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Complete Works of Gilles Mureau

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Open access 15th c.
MS Florence 2794



Washington, Library of Congress, MS M2.1.L25 “Case” (Chansonnier Laborde)

Facsimile editions – online at, and

Modern editions – an online edition by Clemens Goldberg is available at the Goldberg Stiftung.

Scholarly literature (selection) – Droz 1927; Jeppesen 1927; Bush 1940; Gutiérrez-Denhoff 1984; Gutiérrez-Denhoff 1985; Higgins 1987; Goldberg 1997; Alden 1999; Alden 2010 - especially the very detailed description in Appendix A (A1 – PDF).


Parchment chansonnier of very small format, c. 12,5 x 9 cm, 151 folios (of original 166), two sets of flyleaves; original soft parchment binding; 20 fascicles of original 21, labelled “a”–“x” (collation labels), “t” is missing; original roman foliation and a sporadic modern Arabic foliation (see below); ruling (staves and margins), text and music in brown/black ink now faded to different degrees; 7 staves made with ruler per page, two types of page arrangement: 1) with ruling of margins resembling an “H” with two cross bars (fasc. 1–10 and 18), 2) with the vertical and horizontal margins crossing each other at the corners (fasc. 0, 11–17 and 19); index added by the Dijon scribe in a separate fascicle (ff. 2-6) and later supplemented by a later hand (index scribe II – see below); illuminated initials in full colour and monochrome appear in fasc. 1–13 and 18 in three clearly discernable styles  (see below); the remainder of the pages have only empty spaces left for initials; fasc. 24-26 contained from the start blank, ruled pages only – as extra space for musical additions.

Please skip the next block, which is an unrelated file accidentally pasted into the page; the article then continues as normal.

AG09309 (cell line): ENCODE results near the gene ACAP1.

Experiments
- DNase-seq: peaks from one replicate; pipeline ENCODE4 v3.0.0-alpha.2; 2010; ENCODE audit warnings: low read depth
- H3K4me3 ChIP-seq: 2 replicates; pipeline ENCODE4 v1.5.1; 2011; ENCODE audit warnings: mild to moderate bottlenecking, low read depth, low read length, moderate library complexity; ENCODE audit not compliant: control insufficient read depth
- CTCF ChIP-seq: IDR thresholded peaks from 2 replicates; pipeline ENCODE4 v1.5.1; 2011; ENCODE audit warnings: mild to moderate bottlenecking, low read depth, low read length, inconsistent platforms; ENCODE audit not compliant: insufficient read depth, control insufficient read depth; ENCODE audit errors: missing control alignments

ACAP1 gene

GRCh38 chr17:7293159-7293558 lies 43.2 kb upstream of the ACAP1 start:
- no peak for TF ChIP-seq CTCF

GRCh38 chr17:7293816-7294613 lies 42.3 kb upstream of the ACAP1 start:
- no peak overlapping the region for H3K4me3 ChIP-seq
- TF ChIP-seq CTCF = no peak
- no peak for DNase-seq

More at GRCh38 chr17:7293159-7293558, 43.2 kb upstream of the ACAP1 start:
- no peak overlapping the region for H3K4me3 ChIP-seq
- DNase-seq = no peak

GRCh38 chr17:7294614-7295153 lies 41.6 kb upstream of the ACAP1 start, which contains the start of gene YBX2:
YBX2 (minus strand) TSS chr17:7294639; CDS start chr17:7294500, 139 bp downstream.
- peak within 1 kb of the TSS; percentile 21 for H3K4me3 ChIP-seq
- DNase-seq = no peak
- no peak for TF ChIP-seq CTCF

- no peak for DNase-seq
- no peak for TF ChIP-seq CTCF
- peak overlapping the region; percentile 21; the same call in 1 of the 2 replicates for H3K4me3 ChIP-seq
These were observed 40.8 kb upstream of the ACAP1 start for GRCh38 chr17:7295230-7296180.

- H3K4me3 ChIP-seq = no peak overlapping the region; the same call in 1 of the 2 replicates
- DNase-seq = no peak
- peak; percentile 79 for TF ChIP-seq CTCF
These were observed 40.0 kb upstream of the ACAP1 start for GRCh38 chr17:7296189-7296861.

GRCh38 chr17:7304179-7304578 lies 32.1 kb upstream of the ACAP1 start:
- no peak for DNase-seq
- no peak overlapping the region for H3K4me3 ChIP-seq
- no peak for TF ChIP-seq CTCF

The original contents were at least 110 songs (four have disappeared). The Laborde scribe (the original scribe) copied 60, all without any composer attributions; the second scribe (LabordeB), who is identical with the main scribe of the Dijon chansonnier, expanded the chansonnier and added 26 songs with in all three attributions and the index; two later scribes, LabordeC and LabordeD together added 14 songs without attributions, while the index scribes II and III, who probably worked in the same workshop, updated the index (see below) and contributed 12 composer names, primarily above songs copied by the Laborde scribe; a later hand, LabordeE entered nine songs with four attributions.

Index and foliation

The index (ff. 2–6) was made by the Dijon Scribe in a separate fascicle ruled in two columns and added at the start of the volume. It is semi-alphabetical, with the songs grouped under the appropriate letter, thereafter in order of occurrence, and they have references to the folio numbers. The index is visually made clear by the use of alternating blue and red colors in the capitals and alternating black and red ink in the song titles and folio references; the titles added by Index scribes II and III are all in black.

The Dijon scribe foliated fascicles 1-16 (ff. 8-127v) as ff. i-Cxxvii in pale red ink in the upper right corner; much of his foliation was cut away by the later trimming of the pages. His foliation did not include the first page of fasc. 1, which already had been removed, but included the other missing pages in fasc. 2, 3 and 8. Therefore his foliation and the modern foliation, which includes the flyleaves and fasc. 0, match each other from f. 51 onwards.